# Discrete space

In topology, a **discrete space** is a particularly simple example of a topological space or similar structure, one in which the points form a *discontinuous sequence*, meaning they are *isolated* from each other in a certain sense. The discrete topology is the finest topology that can be given on a set. Every subset is open in the discrete topology so that in particular, every singleton subset is an open set in the discrete topology.

With metric spaces, things are more complicated, because there are several categories of metric spaces, depending on what is chosen for the morphisms. Certainly the discrete metric space is free when the morphisms are all uniformly continuous maps or all continuous maps, but this says nothing interesting about the metric structure, only the uniform or topological structure. Categories more relevant to the metric structure can be found by limiting the morphisms to Lipschitz continuous maps or to short maps; however, these categories don't have free objects (on more than one element). However, the discrete metric space is free in the category of bounded metric spaces and Lipschitz continuous maps, and it is free in the category of metric spaces bounded by 1 and short maps. That is, any function from a discrete metric space to another bounded metric space is Lipschitz continuous, and any function from a discrete metric space to another metric space bounded by 1 is short.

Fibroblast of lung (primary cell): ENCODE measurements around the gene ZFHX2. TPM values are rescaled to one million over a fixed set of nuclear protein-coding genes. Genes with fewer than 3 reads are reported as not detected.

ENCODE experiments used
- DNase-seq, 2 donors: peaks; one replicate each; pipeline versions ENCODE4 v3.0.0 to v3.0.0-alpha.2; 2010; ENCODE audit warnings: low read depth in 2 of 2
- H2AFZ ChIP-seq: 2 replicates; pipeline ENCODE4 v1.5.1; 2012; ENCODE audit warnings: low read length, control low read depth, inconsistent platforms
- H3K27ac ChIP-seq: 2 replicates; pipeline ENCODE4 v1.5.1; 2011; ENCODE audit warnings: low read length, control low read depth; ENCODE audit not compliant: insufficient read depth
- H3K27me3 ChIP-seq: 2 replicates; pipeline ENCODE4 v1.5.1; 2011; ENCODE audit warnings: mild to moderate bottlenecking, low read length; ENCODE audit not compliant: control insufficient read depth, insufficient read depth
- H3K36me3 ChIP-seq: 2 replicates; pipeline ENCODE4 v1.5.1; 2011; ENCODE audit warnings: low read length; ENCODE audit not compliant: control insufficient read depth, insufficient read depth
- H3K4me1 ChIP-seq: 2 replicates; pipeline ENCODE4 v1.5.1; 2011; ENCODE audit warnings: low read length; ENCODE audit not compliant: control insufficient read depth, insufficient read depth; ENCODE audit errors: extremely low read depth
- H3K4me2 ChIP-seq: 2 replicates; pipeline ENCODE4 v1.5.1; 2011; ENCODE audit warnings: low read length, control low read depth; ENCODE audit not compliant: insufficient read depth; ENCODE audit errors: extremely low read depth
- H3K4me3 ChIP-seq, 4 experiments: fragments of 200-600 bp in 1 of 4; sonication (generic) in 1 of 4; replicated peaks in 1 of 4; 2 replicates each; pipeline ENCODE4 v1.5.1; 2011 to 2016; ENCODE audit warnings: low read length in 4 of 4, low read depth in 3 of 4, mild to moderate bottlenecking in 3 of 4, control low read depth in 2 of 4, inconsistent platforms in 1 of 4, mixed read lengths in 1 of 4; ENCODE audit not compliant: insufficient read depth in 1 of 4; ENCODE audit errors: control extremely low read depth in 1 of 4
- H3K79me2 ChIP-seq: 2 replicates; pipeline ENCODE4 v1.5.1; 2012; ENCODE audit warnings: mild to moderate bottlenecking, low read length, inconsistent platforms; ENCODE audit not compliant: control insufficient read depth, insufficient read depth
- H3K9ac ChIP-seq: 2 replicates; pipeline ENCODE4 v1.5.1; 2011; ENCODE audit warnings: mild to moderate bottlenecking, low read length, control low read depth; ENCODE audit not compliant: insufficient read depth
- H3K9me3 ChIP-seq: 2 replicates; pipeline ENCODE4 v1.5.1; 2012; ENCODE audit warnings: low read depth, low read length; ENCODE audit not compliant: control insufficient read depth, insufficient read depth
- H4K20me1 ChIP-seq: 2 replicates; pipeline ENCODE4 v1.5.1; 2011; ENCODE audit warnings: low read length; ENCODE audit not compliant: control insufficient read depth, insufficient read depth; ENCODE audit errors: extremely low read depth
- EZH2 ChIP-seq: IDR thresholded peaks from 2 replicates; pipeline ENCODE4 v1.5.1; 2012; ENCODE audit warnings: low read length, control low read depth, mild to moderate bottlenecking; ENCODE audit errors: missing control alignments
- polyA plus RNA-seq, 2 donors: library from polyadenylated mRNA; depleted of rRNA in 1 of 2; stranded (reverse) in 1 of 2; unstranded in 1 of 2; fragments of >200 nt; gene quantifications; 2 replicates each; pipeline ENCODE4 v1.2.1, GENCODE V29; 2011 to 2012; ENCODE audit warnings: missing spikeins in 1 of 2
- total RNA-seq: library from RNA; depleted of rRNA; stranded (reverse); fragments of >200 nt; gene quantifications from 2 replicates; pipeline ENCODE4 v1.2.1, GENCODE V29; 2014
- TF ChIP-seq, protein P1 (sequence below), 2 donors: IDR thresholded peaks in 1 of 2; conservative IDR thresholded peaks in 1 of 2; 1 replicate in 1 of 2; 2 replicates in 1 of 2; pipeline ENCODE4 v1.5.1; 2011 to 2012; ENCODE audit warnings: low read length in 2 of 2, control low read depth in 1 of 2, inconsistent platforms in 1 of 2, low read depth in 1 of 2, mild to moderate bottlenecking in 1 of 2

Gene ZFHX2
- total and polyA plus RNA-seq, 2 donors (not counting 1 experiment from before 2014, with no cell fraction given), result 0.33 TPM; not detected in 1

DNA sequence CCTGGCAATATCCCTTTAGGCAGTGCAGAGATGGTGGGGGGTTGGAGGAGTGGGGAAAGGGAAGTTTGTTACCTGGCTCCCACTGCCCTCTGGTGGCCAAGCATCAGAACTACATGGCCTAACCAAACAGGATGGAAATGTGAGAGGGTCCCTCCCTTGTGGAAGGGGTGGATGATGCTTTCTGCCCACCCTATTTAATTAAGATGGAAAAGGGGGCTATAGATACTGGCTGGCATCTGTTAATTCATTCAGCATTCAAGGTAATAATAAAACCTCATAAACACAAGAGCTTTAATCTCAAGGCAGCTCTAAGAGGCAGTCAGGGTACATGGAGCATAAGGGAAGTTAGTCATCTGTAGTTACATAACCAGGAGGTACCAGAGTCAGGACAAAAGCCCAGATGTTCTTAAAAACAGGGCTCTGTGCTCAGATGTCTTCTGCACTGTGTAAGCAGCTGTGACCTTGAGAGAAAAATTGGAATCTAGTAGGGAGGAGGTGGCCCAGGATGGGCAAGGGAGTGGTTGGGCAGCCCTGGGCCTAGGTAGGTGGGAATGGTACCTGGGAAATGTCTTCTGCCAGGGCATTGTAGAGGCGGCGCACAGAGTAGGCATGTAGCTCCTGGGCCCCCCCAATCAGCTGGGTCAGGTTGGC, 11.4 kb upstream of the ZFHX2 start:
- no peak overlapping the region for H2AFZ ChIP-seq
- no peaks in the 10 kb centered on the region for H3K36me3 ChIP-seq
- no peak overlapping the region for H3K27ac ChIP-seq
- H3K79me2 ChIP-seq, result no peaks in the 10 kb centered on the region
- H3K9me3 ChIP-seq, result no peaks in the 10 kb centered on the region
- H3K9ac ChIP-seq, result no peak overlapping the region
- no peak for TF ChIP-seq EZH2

A discrete structure is often used as the "default structure" on a set that doesn't carry any other natural topology, uniformity, or metric; discrete structures can often be used as "extreme" examples to test particular suppositions. For example, any group can be considered as a topological group by giving it the discrete topology, implying that theorems about topological groups apply to all groups. Indeed, analysts may refer to the ordinary, non-topological groups studied by algebraists as "discrete groups" . In some cases, this can be usefully applied, for example in combination with Pontryagin duality. A 0-dimensional manifold (or differentiable or analytic manifold) is nothing but a discrete topological space. We can therefore view any discrete group as a 0-dimensional Lie group.

In some ways, the opposite of the discrete topology is the trivial topology (also called the *indiscrete topology*), which has the fewest possible open sets (just the empty set and the space itself). Where the discrete topology is initial or free, the indiscrete topology is final or cofree: every function *from* a topological space *to* an indiscrete space is continuous, etc.